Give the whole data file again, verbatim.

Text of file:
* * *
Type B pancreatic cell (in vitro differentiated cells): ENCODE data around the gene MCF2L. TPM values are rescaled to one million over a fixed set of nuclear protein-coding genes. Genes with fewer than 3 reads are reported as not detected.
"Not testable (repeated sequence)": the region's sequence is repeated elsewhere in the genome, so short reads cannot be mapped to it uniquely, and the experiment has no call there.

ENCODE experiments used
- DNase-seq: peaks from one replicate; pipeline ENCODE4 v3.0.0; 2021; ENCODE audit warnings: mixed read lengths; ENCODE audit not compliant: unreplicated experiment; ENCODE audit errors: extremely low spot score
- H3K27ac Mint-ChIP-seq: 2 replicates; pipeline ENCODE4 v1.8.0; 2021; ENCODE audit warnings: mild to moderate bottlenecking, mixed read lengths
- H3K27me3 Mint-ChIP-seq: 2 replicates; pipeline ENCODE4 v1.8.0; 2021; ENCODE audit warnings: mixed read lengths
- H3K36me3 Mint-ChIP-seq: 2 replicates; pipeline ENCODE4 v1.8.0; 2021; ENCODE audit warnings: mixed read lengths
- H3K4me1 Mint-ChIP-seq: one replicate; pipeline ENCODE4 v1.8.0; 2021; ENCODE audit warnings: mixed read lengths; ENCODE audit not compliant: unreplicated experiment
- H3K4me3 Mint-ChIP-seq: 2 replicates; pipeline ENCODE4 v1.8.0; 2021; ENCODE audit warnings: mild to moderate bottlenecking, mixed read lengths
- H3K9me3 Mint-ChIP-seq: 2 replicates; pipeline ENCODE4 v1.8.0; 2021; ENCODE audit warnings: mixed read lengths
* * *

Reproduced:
Type B pancreatic cell (in vitro differentiated cells): ENCODE data around the gene MCF2L. TPM values are rescaled to one million over a fixed set of nuclear protein-coding genes. Genes with fewer than 3 reads are reported as not detected.
"Not testable (repeated sequence)": the region's sequence is repeated elsewhere in the genome, so short reads cannot be mapped to it uniquely, and the experiment has no call there.

ENCODE experiments used
- DNase-seq: peaks from one replicate; pipeline ENCODE4 v3.0.0; 2021; ENCODE audit warnings: mixed read lengths; ENCODE audit not compliant: unreplicated experiment; ENCODE audit errors: extremely low spot score
- H3K27ac Mint-ChIP-seq: 2 replicates; pipeline ENCODE4 v1.8.0; 2021; ENCODE audit warnings: mild to moderate bottlenecking, mixed read lengths
- H3K27me3 Mint-ChIP-seq: 2 replicates; pipeline ENCODE4 v1.8.0; 2021; ENCODE audit warnings: mixed read lengths
- H3K36me3 Mint-ChIP-seq: 2 replicates; pipeline ENCODE4 v1.8.0; 2021; ENCODE audit warnings: mixed read lengths
- H3K4me1 Mint-ChIP-seq: one replicate; pipeline ENCODE4 v1.8.0; 2021; ENCODE audit warnings: mixed read lengths; ENCODE audit not compliant: unreplicated experiment
- H3K4me3 Mint-ChIP-seq: 2 replicates; pipeline ENCODE4 v1.8.0; 2021; ENCODE audit warnings: mild to moderate bottlenecking, mixed read lengths
- H3K9me3 Mint-ChIP-seq: 2 replicates; pipeline ENCODE4 v1.8.0; 2021; ENCODE audit warnings: mixed read lengths